Herrera v Sanroman

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Herrera v Sanroman 2020 NY Slip Op 05726 Decided on October 14, 2020 Appellate Division, Second Department Published by New York State Law Reporting Bureau pursuant to Judiciary Law ยง 431. This opinion is uncorrected and subject to revision before publication in the Official Reports.

Decided on October 14, 2020 SUPREME COURT OF THE STATE OF NEW YORK Appellate Division, Second Judicial Department
CHERYL E. CHAMBERS, J.P.
JOHN M. LEVENTHAL
VALERIE BRATHWAITE NELSON
PAUL WOOTEN, JJ.
2016-12570
(Index No. 16072/10)

[*1]Kathleen Herrera, et al., respondents,

v

Gustavo A. Sanroman, etc., et al., defendants, Michael A. Nemirov, etc., et al., appellants.



Koster, Brady & Nagler, LLP, New York, NY (Bruce M. Brady and William H. Gagas of counsel), for appellants.

Levine & Grossman, Mineola, NY (Brian C. Lockhart of counsel), for respondents.



DECISION & ORDER

In an action, inter alia, to recover damages for medical malpractice, the defendants Michael A. Nemirov and Long Island Anesthesia Physicians, LLP, appeal from an order of the Supreme Court, Suffolk County (Joseph A. Santorelli, J.), dated October 19, 2016. The order, insofar as appealed from, denied those defendants' motion for summary judgment dismissing the complaint insofar as asserted against them.

ORDERED that the order is reversed insofar as appealed from, on the law, with costs, and the motion of the defendants Michael A. Nemirov and Long Island Anesthesia Physicians, LLP, for summary judgment dismissing the complaint insofar as asserted against them is granted.

This action arises out of the placement of a lumbar epidural catheter and the administration of epidural anesthesia by the defendant Michael A. Nemirov, an anesthesiologist, to the plaintiff Kathleen Herrera (hereinafter the injured plaintiff) on June 4, 2008, in connection with the delivery of her child.

The injured plaintiff, and her husband suing derivatively, commenced this action, inter alia, to recover damages for medical malpractice. Insofar as relevant to this appeal, the plaintiffs alleged that Nemirov improperly positioned the epidural catheter, causing her to experience left lower extremity weakness and numbness, namely foot drop. After the completion of discovery, Nemirov and his employer, the defendant Long Island Anesthesia Physicians, LLP (hereinafter together the defendants), moved for summary judgment dismissing the complaint insofar as asserted against them. The Supreme Court denied the motion. The defendants appeal.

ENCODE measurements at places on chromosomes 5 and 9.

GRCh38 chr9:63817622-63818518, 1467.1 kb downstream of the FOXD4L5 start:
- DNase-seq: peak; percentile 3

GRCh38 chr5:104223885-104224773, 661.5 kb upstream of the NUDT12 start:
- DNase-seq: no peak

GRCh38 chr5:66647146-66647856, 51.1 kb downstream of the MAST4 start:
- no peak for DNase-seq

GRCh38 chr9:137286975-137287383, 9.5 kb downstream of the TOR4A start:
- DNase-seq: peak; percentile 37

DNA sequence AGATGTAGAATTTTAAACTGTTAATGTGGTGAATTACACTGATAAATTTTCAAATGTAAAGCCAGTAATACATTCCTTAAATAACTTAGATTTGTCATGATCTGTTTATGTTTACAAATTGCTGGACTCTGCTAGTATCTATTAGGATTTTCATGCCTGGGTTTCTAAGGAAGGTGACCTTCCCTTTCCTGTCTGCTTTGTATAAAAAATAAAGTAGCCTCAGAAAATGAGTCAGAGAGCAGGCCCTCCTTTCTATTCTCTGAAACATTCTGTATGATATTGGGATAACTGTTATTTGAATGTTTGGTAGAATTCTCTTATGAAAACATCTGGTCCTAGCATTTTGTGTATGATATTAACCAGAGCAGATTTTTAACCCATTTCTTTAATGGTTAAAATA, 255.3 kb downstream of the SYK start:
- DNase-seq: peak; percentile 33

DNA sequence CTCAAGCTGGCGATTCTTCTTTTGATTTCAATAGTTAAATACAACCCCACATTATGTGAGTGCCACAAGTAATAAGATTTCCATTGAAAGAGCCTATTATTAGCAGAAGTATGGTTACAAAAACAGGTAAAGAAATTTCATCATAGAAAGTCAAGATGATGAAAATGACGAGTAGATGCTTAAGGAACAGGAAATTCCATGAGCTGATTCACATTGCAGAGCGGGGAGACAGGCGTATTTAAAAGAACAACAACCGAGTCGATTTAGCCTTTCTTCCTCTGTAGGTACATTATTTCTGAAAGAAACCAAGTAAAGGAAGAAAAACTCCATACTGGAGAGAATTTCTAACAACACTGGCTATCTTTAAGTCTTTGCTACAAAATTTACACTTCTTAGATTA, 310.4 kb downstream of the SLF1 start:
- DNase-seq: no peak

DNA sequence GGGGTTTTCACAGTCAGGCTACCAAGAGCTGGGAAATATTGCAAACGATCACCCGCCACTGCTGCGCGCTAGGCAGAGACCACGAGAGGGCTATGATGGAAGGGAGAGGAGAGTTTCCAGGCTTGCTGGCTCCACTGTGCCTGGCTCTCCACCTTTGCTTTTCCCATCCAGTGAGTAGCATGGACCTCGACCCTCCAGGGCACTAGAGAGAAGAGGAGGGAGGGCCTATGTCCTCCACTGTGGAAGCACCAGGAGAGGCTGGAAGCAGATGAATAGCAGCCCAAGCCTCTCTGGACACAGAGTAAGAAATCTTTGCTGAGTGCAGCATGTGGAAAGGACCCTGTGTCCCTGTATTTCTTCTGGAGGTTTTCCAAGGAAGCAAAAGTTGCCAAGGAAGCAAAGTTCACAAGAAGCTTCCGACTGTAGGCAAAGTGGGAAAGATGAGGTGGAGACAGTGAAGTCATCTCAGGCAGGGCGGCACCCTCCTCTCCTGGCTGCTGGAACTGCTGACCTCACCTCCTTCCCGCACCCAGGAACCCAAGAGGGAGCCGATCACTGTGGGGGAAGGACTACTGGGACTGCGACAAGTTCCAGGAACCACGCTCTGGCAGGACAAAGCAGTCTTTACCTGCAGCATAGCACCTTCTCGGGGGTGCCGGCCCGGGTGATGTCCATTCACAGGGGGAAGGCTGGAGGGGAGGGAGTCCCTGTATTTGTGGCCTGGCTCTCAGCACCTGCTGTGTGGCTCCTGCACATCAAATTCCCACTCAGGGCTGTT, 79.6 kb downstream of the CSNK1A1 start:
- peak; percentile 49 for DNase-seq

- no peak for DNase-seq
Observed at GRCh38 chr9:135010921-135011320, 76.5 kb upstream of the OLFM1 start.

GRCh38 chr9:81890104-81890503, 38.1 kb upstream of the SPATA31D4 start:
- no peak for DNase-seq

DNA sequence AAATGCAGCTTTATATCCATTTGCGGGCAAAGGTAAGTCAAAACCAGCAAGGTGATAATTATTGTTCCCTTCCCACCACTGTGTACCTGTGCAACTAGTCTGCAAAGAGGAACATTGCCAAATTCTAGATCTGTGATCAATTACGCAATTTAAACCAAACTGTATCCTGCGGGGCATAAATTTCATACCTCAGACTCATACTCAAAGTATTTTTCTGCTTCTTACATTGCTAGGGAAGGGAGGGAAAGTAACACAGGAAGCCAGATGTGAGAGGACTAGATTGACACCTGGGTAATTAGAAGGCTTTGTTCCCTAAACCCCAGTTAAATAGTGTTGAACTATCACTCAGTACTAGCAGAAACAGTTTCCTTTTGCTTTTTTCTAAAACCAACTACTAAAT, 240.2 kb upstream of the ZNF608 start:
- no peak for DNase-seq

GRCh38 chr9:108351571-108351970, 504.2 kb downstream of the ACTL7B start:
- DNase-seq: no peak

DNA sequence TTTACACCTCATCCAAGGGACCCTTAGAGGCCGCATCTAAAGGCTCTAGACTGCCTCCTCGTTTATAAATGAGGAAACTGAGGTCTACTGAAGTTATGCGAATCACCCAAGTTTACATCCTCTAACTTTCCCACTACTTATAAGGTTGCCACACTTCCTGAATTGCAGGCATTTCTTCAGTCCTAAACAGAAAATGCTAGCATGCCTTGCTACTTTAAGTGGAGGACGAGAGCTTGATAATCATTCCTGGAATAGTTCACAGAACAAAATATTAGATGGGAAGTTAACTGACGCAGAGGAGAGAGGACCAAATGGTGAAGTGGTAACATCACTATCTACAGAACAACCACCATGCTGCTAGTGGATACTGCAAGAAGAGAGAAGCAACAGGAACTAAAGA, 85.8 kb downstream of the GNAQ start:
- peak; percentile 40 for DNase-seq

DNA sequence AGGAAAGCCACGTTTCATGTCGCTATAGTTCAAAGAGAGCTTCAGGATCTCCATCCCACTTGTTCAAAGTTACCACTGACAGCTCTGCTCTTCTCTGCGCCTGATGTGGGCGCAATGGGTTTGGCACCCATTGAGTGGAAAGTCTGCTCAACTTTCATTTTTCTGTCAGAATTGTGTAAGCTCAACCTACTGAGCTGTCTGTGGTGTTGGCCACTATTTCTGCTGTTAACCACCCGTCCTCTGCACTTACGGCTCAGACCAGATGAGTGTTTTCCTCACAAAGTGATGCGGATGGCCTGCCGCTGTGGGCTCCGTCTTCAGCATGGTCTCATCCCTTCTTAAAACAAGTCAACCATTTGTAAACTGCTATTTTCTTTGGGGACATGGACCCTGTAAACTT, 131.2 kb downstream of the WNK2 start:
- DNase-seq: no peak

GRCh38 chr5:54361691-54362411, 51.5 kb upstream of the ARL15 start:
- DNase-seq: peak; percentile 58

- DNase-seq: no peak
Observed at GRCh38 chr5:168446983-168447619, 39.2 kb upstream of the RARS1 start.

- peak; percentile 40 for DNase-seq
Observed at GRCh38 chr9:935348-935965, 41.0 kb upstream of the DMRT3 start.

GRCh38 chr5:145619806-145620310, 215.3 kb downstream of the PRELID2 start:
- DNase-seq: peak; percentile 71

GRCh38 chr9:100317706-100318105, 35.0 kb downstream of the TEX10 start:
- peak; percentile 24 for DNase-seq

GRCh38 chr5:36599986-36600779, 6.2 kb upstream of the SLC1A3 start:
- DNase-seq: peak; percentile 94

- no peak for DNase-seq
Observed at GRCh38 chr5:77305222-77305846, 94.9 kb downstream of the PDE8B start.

In a medical malpractice action, a defendant physician moving for summary judgment must demonstrate either that there was no departure from the accepted standard of care or that any departure was not a proximate cause of the plaintiff's injuries (see Hernandez v Nwaishienyi, 148 AD3d 684, 686; Stukas v Streiter, 83 AD3d 18, 24). Once a defendant has made such a showing, the burden shifts to the plaintiff to "submit evidentiary facts or materials to rebut the prima facie showing by the defendant physician" (Alvarez v Prospect Hosp., 68 NY2d 320, 324; see Stukas v Streiter, 83 AD3d at 26).

Here, we agree with the Supreme Court's determination that the defendants established their prima facie entitlement to judgment as a matter of law through the submission of, among other things, the affirmation of their expert, who opined that the defendants did not depart from the accepted standards of care and did not cause or contribute to the injured plaintiff's injuries. Contrary to the plaintiffs' contention, the expert's affirmation was neither vague nor conclusory. To the contrary, the expert set forth in detail the material facts on which his opinions were based, all of which were supported by record evidence (see Cassano v Hagstrom, 5 NY2d 643, 646).

However, we disagree with the Supreme Court's determination that the affirmation of the plaintiffs' expert, submitted in opposition to the motion, was sufficient to raise a triable issue of fact as to whether the defendants deviated or departed from accepted medical practice. Even assuming that the plaintiffs' expert was qualified to opine on the placement of an epidural catheter, the expert's opinion that Nemirov departed from the standard of care was conclusory and speculative, and relied on facts that were not supported by the record (see Schwartz v Partridge, 179 AD3d 963, 964-965; Bartolacci-Meir v Sassoon, 149 AD3d 567, 572). Accordingly, the court should have granted the defendants' motion for summary judgment dismissing the complaint insofar as asserted against them.

In light of our determination, we need not reach the defendants' remaining contentions.

CHAMBERS, J.P., LEVENTHAL, BRATHWAITE NELSON and WOOTEN, JJ., concur.

ENTER:

Aprilanne Agostino

Clerk of the Court